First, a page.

# Number Format

## Joe Clay | Jan 10, 2018

### Let's format some numbers

Often there's a need to make a ticker-style number growing from some number into another number. If you haven't had that request you haven't been working in this industry for more than five minutes. The problem is, while you can make a slider cycle through numbers from -1,000,000 to 1,000,000, you can't get those commas in there without some work. And unless you truncate the decimals you can get some really long decimal values too. Unfortunately, After Effects's available functions are sometimes limited so there's no number format function.

So I made a reasonable facsimile. Enter my number format expression. Here's what it looks like.

```
//Apply to SourceText
m = effect("Multiplier")("Slider");
e = Math.round(Math.log(m)/Math.log(10));
n = effect("Number")("Slider").value;
neg = n < 0 ? '-' : '';
n = Math.abs(n).toFixed(e)*m;
s = n.toString();
n = '';
for(i = s.length; i > 0; i--) {
if((s.length-i) % 3 == 0) { n += ',' }
n += s.charAt(i-1);
}
n = n.split('').reverse().join('');
neg + n.substr(0,n.length-1);
```

To use this, you need to add two sliders to your text layer. Call them Number and Multiplier. The multiplier is used to get numbers higher than one million. If you have 1234.567 as your value for example, if your multiplier is 1,000 you'll get 1,234,567 which is obviously over one million. You can enter numbers to a ton of decimal places though AE will usually only display 2-3 depending upon how you've interacted with the UI. You can also double click on a keyframe to see a slightly more precise value.

Note, I'd keep that Multiplier slider set to powers of 10—10^{0} is 1 by the way so if you want the number to be exactly the same as the number slider without decimals, set the multiplier to 1.

### How it works

```
m = effect("Multiplier")("Slider");
e = Math.round(Math.log(m)/Math.log(10));
```

First we grab our Multiplier slider. Then we see how many factors of 10 we're going to multiply by. This is necessary to truncate our Number value later on so that we don't end up with decimals or other weird formatting in our number. Even though you may only see 2 decimal places, there can be about twenty digits AE holds onto in the background.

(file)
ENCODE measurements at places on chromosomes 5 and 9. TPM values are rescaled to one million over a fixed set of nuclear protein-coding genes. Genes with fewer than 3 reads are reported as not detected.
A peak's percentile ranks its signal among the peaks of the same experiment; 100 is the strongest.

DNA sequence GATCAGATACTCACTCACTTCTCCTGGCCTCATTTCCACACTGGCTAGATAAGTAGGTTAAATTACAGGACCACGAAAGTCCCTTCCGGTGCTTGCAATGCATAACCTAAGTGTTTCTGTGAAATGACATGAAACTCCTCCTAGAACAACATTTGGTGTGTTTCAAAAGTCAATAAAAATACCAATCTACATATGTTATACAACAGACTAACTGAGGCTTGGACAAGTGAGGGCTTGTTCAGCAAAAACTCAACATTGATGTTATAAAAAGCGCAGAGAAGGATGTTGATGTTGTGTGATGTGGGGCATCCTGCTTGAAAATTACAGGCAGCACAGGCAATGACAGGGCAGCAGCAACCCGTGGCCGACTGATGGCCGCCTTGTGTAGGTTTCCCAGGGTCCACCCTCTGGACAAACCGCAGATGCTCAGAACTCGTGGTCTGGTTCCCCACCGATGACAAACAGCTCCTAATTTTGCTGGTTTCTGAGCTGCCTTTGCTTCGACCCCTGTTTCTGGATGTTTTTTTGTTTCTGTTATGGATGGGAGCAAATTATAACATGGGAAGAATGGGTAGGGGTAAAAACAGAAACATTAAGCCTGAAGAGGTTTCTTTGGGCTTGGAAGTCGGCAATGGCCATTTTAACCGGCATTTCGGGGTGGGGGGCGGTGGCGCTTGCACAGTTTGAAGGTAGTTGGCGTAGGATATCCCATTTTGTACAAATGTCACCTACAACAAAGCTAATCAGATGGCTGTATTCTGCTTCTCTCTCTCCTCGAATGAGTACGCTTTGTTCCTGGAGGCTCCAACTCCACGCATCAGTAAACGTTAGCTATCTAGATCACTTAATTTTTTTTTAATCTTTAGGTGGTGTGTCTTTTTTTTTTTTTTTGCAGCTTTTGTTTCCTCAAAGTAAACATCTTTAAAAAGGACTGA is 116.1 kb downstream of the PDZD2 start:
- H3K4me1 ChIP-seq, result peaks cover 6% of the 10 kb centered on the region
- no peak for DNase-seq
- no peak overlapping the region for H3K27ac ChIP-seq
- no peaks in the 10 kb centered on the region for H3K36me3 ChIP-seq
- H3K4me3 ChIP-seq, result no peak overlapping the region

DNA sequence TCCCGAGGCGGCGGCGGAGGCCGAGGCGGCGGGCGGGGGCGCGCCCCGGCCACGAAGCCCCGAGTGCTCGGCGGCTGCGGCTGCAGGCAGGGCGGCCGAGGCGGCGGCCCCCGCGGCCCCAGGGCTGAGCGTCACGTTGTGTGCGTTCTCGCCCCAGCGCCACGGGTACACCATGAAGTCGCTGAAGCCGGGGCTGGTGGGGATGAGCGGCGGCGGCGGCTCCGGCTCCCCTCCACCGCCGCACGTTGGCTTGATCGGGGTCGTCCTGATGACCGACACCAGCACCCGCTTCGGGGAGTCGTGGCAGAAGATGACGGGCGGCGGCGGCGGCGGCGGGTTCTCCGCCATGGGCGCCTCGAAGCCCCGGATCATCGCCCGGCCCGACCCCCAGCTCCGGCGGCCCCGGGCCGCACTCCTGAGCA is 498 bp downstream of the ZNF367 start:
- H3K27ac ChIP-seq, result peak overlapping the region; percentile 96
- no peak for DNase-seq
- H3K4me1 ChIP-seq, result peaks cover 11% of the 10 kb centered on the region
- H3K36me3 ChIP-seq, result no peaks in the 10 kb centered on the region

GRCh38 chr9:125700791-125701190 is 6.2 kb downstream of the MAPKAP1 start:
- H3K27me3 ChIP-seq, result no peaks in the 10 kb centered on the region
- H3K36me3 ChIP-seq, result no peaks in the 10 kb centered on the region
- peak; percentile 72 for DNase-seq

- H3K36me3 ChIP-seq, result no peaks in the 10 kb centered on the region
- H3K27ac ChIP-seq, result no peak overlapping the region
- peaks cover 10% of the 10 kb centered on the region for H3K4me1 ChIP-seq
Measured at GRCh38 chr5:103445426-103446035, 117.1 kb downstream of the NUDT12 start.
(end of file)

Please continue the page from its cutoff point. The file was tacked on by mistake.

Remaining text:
Since there's also no `Math.log10()`

function in AE for some reason, we have to calulate that ourselves. So we take the log of our Multiplier, and divide it by log_{10}. We're also using `Math.round()`

—it could also be `Math.ceil()`

for our purposes—because sometimes Javascript math is odd. For example, taking log_{10} of 1000 is 2.999999999... instead of 3 for some reason and we need it to be dead on 3. This value is stored in `e`

for exponent.

```
n = effect("Number")("Slider").value;
neg = n < 0 ? '-' : '';
n = Math.abs(n).toFixed(e)*m;
s = n.toString();
```

Next, we'll grab our Number slider. We need to add .value to the end of this one because it *has* to be a float and not some other type of variable. Then we do a quick check with a ternary structure so that we can conditionally set a variable in one line. If `n`

is negative, we save `-`

to the `neg`

variable, otherwise it's an empty string. That will be tacked on to the front of our number later.

Then we take the absolute value of our number, since that sign—the dash—will mess us up. You could just truncate that character off, but dropping the sign with `Math.abs()`